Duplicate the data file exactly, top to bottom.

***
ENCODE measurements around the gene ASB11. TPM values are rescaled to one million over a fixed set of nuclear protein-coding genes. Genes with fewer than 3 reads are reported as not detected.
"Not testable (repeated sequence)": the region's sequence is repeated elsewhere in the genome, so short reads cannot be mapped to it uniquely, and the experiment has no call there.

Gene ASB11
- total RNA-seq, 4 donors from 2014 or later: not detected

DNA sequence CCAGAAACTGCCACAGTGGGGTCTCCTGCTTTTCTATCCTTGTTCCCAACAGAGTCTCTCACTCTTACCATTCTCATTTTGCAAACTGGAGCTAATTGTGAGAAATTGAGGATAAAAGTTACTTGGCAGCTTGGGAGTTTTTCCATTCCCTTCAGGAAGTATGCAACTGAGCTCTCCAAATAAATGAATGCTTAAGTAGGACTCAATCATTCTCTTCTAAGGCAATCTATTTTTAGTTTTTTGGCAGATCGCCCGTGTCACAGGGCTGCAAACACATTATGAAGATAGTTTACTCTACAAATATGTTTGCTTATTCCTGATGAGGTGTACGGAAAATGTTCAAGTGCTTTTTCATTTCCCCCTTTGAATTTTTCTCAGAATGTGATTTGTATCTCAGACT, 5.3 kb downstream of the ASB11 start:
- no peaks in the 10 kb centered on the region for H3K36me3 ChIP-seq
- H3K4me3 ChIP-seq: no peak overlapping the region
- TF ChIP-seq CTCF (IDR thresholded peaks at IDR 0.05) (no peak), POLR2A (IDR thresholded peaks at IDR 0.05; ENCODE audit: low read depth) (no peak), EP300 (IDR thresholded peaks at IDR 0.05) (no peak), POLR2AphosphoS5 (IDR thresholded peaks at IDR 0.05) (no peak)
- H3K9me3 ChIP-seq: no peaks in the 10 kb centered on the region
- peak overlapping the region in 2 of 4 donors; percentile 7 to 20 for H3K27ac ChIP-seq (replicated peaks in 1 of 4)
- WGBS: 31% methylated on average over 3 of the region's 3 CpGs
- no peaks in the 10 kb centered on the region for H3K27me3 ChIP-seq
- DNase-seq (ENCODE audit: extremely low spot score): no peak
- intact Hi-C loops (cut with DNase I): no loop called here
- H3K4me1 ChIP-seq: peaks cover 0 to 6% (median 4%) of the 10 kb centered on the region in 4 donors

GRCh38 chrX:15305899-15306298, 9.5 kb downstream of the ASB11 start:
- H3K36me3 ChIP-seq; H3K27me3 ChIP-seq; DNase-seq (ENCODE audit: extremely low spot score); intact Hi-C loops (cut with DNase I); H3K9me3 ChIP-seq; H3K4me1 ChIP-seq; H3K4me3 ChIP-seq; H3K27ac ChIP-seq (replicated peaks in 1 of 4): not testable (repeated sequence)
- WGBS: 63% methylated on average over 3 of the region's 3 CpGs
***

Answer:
ENCODE measurements around the gene ASB11. TPM values are rescaled to one million over a fixed set of nuclear protein-coding genes. Genes with fewer than 3 reads are reported as not detected.
"Not testable (repeated sequence)": the region's sequence is repeated elsewhere in the genome, so short reads cannot be mapped to it uniquely, and the experiment has no call there.

Gene ASB11
- total RNA-seq, 4 donors from 2014 or later: not detected

DNA sequence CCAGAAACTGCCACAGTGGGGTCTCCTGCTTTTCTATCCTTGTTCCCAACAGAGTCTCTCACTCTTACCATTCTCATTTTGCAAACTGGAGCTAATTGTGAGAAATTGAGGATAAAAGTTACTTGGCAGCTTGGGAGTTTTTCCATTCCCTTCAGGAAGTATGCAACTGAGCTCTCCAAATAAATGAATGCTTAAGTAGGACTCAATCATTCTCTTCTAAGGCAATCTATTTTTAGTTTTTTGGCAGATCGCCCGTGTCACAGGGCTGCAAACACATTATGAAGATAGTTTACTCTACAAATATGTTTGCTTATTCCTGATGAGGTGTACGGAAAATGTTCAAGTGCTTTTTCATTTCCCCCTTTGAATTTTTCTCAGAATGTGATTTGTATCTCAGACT, 5.3 kb downstream of the ASB11 start:
- no peaks in the 10 kb centered on the region for H3K36me3 ChIP-seq
- H3K4me3 ChIP-seq: no peak overlapping the region
- TF ChIP-seq CTCF (IDR thresholded peaks at IDR 0.05) (no peak), POLR2A (IDR thresholded peaks at IDR 0.05; ENCODE audit: low read depth) (no peak), EP300 (IDR thresholded peaks at IDR 0.05) (no peak), POLR2AphosphoS5 (IDR thresholded peaks at IDR 0.05) (no peak)
- H3K9me3 ChIP-seq: no peaks in the 10 kb centered on the region
- peak overlapping the region in 2 of 4 donors; percentile 7 to 20 for H3K27ac ChIP-seq (replicated peaks in 1 of 4)
- WGBS: 31% methylated on average over 3 of the region's 3 CpGs
- no peaks in the 10 kb centered on the region for H3K27me3 ChIP-seq
- DNase-seq (ENCODE audit: extremely low spot score): no peak
- intact Hi-C loops (cut with DNase I): no loop called here
- H3K4me1 ChIP-seq: peaks cover 0 to 6% (median 4%) of the 10 kb centered on the region in 4 donors

GRCh38 chrX:15305899-15306298, 9.5 kb downstream of the ASB11 start:
- H3K36me3 ChIP-seq; H3K27me3 ChIP-seq; DNase-seq (ENCODE audit: extremely low spot score); intact Hi-C loops (cut with DNase I); H3K9me3 ChIP-seq; H3K4me1 ChIP-seq; H3K4me3 ChIP-seq; H3K27ac ChIP-seq (replicated peaks in 1 of 4): not testable (repeated sequence)
- WGBS: 63% methylated on average over 3 of the region's 3 CpGs